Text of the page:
Having two kids myself, I found jinbei to be some of the most versatile clothing I had for my children.  A jinbei my son wore when he was only a few months old, still fit him 2 years later.  Warashi-ko jinbei run big when babies are only a few months old, which is perfect for covering up sensitive skin. Then, jinbei can be adjusted by strings, so that jinbei fits perfect for multiple years. This, and my love of Japanese textiles, is why I decided to start making them myself. 

All jinbei are made with the highest quality hand-dyed textiles from Japan, so not only are they durable, but they get softer and softer as they get washed! Since the cloth is hand dyed, colors will fade with time, but that is part of what gives each jinbei its unique look.

Jinbei are perfect for playing outside in the summer, relaxing at home, sleeping, etc. And since you can easily layer them under or over clothes, they are great for spring and fall too!

Each jinbei is designed by me at my Brooklyn studio, and made by either me or an artisan in Japan. Each piece is unique.

- Miya Hideshima (designer and owner of warashi-ko)

stubborn about textiles

When I started warashi-ko, I went looking for the perfect textile. I knew it had to be airy and absorbent, stay strong and bright after many washes, and be able to handle anything active kids could throw at it. 

I ended up using the same hand-dyed cotton that has been used in traditional yukata (summer kinomos) for hundreds of years in Japan.

通気性・吸水性がよく、すぐ乾く。たくさん着ても洗っても、へたれず褪せない。そんなわらしっこのこだわりに応えてくれたのは、やっぱり、手ぬぐいや浴衣に使われる綿100%の手染め生地でした。

Todaya (Tokyo, Nihonbashi)

Todaya opened their business as cotton wholesaler in 1872–during Edo era (samurai period). Since 1942, Todaya has used the “chusen” technique to hand-dye yukata (summer kimonos) and tenugui (traditional hand towels). The 100% cotton, chosen by this cotton-obsessed historic shop, naturally beats everything else as material for warashi-ko j i n (jinbei = casual kimono).

Todaya produces a range of traditional and contemporary patterns throughout the year. Their colors and patterns are often surprising, but easily blend in with one another. Everyone involved with the shop contributes to creating the patterns. Some are designed by hand-dye artisans, some by employees, and even CEO contributes designs. Each textile is hand-dyed, so each one is slightly unique.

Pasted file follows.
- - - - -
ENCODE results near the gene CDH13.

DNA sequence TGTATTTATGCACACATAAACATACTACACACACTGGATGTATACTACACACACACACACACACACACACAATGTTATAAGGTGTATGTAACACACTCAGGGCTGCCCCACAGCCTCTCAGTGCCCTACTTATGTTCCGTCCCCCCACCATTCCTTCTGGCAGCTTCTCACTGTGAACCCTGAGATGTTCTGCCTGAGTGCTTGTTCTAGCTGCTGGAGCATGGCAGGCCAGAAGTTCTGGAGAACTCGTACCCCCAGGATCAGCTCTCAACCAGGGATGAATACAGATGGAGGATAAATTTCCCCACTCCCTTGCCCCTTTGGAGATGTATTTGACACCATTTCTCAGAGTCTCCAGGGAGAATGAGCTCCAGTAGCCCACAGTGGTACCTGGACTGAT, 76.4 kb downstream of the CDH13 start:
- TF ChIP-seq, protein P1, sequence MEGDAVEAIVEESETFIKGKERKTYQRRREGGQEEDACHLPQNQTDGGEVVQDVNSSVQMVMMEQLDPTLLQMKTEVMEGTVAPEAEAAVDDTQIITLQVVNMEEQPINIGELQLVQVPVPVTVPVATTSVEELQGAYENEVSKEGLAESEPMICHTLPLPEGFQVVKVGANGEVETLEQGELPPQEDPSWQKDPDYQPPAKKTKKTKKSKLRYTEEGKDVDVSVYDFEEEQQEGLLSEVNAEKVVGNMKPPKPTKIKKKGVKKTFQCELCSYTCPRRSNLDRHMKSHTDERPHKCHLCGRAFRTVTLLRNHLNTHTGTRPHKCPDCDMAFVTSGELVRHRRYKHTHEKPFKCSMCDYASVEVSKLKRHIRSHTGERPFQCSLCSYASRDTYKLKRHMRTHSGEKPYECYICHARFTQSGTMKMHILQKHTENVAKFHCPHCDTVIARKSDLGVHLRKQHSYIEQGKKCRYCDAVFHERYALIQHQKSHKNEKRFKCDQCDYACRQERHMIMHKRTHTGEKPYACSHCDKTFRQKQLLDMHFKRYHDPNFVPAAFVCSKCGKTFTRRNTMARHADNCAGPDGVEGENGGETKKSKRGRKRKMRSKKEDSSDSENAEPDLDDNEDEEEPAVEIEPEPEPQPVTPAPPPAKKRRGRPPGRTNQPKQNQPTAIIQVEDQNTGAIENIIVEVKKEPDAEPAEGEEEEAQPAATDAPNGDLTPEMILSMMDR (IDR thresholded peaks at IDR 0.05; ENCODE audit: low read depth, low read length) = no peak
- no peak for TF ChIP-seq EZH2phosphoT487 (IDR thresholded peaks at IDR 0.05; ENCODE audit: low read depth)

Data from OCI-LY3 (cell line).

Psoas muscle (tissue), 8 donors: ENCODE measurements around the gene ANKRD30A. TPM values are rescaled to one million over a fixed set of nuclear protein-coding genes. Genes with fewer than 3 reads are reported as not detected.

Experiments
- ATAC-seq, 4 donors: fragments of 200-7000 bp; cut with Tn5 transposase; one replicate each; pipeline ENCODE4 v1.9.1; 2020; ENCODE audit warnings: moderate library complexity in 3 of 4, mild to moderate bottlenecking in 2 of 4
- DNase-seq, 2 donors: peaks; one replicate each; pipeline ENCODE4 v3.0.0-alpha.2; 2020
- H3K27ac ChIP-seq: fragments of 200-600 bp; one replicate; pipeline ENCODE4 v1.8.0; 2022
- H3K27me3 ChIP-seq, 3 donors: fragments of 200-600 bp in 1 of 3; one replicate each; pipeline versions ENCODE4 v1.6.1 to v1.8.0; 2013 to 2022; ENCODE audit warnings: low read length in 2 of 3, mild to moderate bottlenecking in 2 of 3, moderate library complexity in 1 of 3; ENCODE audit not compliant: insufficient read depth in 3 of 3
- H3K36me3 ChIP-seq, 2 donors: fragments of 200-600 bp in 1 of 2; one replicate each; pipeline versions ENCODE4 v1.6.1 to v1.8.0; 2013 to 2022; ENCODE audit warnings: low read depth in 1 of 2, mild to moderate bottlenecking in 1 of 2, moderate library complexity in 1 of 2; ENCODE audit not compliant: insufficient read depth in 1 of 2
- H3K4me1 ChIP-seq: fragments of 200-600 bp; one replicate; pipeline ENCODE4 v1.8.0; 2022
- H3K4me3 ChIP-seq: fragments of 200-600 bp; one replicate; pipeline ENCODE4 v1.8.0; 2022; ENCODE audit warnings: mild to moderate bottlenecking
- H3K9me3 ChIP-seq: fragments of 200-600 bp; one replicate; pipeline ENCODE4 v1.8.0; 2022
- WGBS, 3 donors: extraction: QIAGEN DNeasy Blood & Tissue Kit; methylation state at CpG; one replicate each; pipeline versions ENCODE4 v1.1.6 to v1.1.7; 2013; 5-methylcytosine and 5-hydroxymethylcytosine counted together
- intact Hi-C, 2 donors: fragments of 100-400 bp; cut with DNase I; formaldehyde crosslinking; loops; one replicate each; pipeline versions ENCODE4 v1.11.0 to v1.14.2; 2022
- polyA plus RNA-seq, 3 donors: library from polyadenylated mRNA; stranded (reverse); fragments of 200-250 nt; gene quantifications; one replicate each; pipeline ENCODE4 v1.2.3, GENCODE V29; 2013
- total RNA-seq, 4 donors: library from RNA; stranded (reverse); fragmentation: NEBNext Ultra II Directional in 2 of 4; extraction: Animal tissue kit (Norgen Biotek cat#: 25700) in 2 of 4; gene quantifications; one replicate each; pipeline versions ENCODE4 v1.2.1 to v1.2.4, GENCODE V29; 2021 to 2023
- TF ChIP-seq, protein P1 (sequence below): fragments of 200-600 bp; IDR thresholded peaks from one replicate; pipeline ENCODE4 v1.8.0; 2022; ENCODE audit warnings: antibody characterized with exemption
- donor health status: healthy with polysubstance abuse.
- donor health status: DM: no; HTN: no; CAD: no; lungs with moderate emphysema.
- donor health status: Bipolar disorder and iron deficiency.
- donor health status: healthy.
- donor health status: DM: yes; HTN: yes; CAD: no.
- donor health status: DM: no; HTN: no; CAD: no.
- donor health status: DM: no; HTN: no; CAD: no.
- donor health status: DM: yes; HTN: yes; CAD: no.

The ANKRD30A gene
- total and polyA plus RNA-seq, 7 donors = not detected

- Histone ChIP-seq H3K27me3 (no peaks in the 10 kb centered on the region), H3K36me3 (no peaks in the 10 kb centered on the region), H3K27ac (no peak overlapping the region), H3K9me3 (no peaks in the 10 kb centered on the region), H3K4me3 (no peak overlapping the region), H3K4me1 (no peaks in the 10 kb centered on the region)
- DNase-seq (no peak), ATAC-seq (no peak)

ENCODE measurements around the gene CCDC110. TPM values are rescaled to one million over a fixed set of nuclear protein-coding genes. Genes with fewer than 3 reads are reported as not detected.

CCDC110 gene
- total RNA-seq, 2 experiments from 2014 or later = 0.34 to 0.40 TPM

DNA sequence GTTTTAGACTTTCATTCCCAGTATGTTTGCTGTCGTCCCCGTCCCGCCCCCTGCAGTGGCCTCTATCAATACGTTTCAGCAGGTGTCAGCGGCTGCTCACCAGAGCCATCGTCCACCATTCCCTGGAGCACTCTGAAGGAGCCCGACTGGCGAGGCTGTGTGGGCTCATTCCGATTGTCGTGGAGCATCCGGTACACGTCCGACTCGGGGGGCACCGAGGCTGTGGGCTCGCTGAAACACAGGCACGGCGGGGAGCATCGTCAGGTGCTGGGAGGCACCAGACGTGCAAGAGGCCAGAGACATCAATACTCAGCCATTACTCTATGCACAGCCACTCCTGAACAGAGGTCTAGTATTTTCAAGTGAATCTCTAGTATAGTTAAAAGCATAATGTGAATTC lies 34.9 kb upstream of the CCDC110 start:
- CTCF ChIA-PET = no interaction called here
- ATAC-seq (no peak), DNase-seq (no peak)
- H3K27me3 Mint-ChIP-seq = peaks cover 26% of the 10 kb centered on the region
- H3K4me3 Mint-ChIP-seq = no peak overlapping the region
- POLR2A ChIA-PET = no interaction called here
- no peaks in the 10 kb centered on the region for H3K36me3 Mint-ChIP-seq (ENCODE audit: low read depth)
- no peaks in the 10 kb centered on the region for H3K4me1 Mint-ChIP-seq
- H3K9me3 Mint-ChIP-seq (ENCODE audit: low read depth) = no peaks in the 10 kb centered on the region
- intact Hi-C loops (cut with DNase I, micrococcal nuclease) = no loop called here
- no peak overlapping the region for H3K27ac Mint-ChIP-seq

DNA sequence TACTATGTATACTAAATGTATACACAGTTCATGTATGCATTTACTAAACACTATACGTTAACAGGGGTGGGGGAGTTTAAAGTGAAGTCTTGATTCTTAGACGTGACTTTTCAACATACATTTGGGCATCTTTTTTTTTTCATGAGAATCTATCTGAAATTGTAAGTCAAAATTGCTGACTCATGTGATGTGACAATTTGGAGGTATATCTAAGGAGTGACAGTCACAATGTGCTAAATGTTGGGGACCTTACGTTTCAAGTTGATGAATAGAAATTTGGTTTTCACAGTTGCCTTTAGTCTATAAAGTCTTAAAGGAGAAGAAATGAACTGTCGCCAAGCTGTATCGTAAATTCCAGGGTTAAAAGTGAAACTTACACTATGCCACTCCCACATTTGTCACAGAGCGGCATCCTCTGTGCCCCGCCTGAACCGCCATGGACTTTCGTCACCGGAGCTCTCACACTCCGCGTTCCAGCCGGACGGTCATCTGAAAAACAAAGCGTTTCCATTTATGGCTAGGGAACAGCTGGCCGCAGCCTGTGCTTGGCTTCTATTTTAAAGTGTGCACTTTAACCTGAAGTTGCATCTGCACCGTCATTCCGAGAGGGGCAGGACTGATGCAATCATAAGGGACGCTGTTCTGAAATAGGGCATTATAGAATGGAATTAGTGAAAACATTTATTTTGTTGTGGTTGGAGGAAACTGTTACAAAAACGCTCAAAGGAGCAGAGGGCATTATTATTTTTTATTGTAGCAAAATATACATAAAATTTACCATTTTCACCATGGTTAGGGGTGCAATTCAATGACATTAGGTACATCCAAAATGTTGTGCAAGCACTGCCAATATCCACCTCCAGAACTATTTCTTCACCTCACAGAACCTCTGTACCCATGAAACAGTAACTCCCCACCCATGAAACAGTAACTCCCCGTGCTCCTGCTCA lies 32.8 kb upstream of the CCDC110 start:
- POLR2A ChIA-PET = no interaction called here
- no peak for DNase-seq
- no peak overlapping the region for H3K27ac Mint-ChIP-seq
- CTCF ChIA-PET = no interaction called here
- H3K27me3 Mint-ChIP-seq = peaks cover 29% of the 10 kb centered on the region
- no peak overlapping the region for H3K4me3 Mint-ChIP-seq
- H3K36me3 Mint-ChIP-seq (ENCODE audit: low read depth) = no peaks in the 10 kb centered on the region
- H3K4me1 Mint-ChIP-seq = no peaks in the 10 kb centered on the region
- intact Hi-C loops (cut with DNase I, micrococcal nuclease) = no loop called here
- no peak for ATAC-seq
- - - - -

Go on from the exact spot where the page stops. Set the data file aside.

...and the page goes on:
戸田屋商店(東京・日本橋)

江戸時代、綿問屋として開業した戸田屋商店。明治に注染の技法が考案されてから手染めの浴衣生地や手ぬぐいを制作。手ぬぐいも浴衣と同じ特岡という生地を使用するこだわり様。綿を知り尽くした老舗が選りすぐった生地は、文句の付けようがありません。

更なる魅力は、豊富な古典柄と、現代的な要素を取り入れた柄の数々。どちらも、色づかいや柄が斬新でも、主張しすぎることなく甚平づくりには最適。こういった柄は、どうやって生まれたのか聞いてみると、戸田屋さんでは皆がデザイナーとのこと。染め職人さんがデザインすることもあれば、女性従業員によって生まれたデザインもあり。わらしっこ営業担当さんのデザインが採用されたこともあるそう。また、手染めであるために、毎回染め上がりの印象が微妙に違うことや、稀に間違えた色で染めてしまったものも、限定色として発表する臨機応変さが素敵です。生地やデザインさることながら、とても人間味のある戸田屋さんに、わらしっこは惚れています。

 Yuki Nogucih at Ahiroya Tenugui Exhibition | La Ronde d'Argile (Kagurazaka, Tokyo)

Yuki Nogucih at Ahiroya Tenugui Exhibition | La Ronde d'Argile (Kagurazaka, Tokyo)

Ahiroya (Tokyo)

Ahiroya is owned by Yuki Noguchi, who is also a designer of all the Ahiroya textiles. Having a background in Yuzen technique (one of kimono hand-dyeing technique), she first designed tenugui textile in 2001. Unlike old established textile shops, Noguchi did not have connection at first, so she had to cultivate everything that's needed for entering into the world of chusen dyeing - from hand-cut stencils to dying studio.

 

Before hand-dying.

With the “chusen” technique, the hand-dye process involves using stencils, which are hand-cut by artisans. This makes it so even straight lines have unique character. No lines are ever exactly the same, creating a fun movement to the whole image. And just imagining that each shape is hand-cut by artisans makes my heart jump.

手染め、と一口に言うけれど、実は、その前の段階から手仕事は始まっている。例えば、注染という技法では、染色に使う型紙も職人さんの手によって作られているのです。

例えば縞。手仕事で作るから「よろけ縞」のような直線であっても直線ではない、絶妙によろけた縞が生み出されます。格子も同様。不揃いの格子が、なんとも言えない動きと愛嬌を与えてくれます。この枡は、職人さんが一つ一つ和紙を切り取って作ったものだと想像すると、満たされた気持ちになるのです。

 

Using the hand-cut stencils.

Unlike most machine printed textiles, where only one side is typically treated, with the "chusen" process dye goes all the way through the textile so both sides can be used. Each color is carefully applied separately to make the textile come alive.

そして、その手仕事によって作られた型紙を使って、わざわざ手染めをします。

プリントだと柄は表面に写し出されるけど、裏面は裏面。注染では、文字通り色を注ぎ込むので、裏表関係なく柄が現れます。プリントだと一手間で出来るかもしれない行程を、二手間にも三手間もかけるのが手染めです。

プリントでも出来てしまうけど、わざわざ手染め。贅沢な手間。毎回染め上がりが微妙に違う手染め。そんな手染めが愛おしいのです。